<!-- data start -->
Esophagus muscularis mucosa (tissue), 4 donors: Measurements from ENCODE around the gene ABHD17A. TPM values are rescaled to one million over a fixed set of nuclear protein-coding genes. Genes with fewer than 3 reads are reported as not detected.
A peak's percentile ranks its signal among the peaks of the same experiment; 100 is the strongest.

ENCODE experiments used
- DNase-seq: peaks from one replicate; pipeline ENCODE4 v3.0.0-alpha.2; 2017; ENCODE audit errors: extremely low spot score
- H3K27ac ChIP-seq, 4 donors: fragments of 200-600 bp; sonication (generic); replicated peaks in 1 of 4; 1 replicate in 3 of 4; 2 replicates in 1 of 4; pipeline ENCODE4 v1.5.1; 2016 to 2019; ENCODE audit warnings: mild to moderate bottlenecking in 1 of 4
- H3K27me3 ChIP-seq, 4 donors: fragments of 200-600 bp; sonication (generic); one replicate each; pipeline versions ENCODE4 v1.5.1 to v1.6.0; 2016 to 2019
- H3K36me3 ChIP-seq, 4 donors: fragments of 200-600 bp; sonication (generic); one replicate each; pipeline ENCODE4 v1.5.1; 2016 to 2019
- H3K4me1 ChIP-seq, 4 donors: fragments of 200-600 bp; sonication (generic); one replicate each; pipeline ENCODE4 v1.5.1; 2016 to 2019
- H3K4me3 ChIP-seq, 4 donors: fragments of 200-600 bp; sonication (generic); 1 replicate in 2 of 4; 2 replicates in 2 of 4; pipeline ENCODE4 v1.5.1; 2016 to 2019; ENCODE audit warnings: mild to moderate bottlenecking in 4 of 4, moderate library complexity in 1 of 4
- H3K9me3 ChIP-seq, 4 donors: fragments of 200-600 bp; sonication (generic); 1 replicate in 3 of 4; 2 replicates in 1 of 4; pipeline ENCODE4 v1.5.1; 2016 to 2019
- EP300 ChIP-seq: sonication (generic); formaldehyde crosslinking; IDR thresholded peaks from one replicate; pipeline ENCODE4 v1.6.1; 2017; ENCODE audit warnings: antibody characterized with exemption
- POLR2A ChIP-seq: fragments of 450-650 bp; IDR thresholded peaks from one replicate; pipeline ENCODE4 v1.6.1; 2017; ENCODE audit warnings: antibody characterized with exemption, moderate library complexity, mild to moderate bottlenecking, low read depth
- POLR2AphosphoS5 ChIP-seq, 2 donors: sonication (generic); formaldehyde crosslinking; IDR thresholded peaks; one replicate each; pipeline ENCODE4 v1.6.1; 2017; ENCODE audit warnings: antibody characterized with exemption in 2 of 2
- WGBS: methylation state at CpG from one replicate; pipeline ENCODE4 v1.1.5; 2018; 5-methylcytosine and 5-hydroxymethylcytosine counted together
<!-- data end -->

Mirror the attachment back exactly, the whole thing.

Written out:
Esophagus muscularis mucosa (tissue), 4 donors: Measurements from ENCODE around the gene ABHD17A. TPM values are rescaled to one million over a fixed set of nuclear protein-coding genes. Genes with fewer than 3 reads are reported as not detected.
A peak's percentile ranks its signal among the peaks of the same experiment; 100 is the strongest.

ENCODE experiments used
- DNase-seq: peaks from one replicate; pipeline ENCODE4 v3.0.0-alpha.2; 2017; ENCODE audit errors: extremely low spot score
- H3K27ac ChIP-seq, 4 donors: fragments of 200-600 bp; sonication (generic); replicated peaks in 1 of 4; 1 replicate in 3 of 4; 2 replicates in 1 of 4; pipeline ENCODE4 v1.5.1; 2016 to 2019; ENCODE audit warnings: mild to moderate bottlenecking in 1 of 4
- H3K27me3 ChIP-seq, 4 donors: fragments of 200-600 bp; sonication (generic); one replicate each; pipeline versions ENCODE4 v1.5.1 to v1.6.0; 2016 to 2019
- H3K36me3 ChIP-seq, 4 donors: fragments of 200-600 bp; sonication (generic); one replicate each; pipeline ENCODE4 v1.5.1; 2016 to 2019
- H3K4me1 ChIP-seq, 4 donors: fragments of 200-600 bp; sonication (generic); one replicate each; pipeline ENCODE4 v1.5.1; 2016 to 2019
- H3K4me3 ChIP-seq, 4 donors: fragments of 200-600 bp; sonication (generic); 1 replicate in 2 of 4; 2 replicates in 2 of 4; pipeline ENCODE4 v1.5.1; 2016 to 2019; ENCODE audit warnings: mild to moderate bottlenecking in 4 of 4, moderate library complexity in 1 of 4
- H3K9me3 ChIP-seq, 4 donors: fragments of 200-600 bp; sonication (generic); 1 replicate in 3 of 4; 2 replicates in 1 of 4; pipeline ENCODE4 v1.5.1; 2016 to 2019
- EP300 ChIP-seq: sonication (generic); formaldehyde crosslinking; IDR thresholded peaks from one replicate; pipeline ENCODE4 v1.6.1; 2017; ENCODE audit warnings: antibody characterized with exemption
- POLR2A ChIP-seq: fragments of 450-650 bp; IDR thresholded peaks from one replicate; pipeline ENCODE4 v1.6.1; 2017; ENCODE audit warnings: antibody characterized with exemption, moderate library complexity, mild to moderate bottlenecking, low read depth
- POLR2AphosphoS5 ChIP-seq, 2 donors: sonication (generic); formaldehyde crosslinking; IDR thresholded peaks; one replicate each; pipeline ENCODE4 v1.6.1; 2017; ENCODE audit warnings: antibody characterized with exemption in 2 of 2
- WGBS: methylation state at CpG from one replicate; pipeline ENCODE4 v1.1.5; 2018; 5-methylcytosine and 5-hydroxymethylcytosine counted together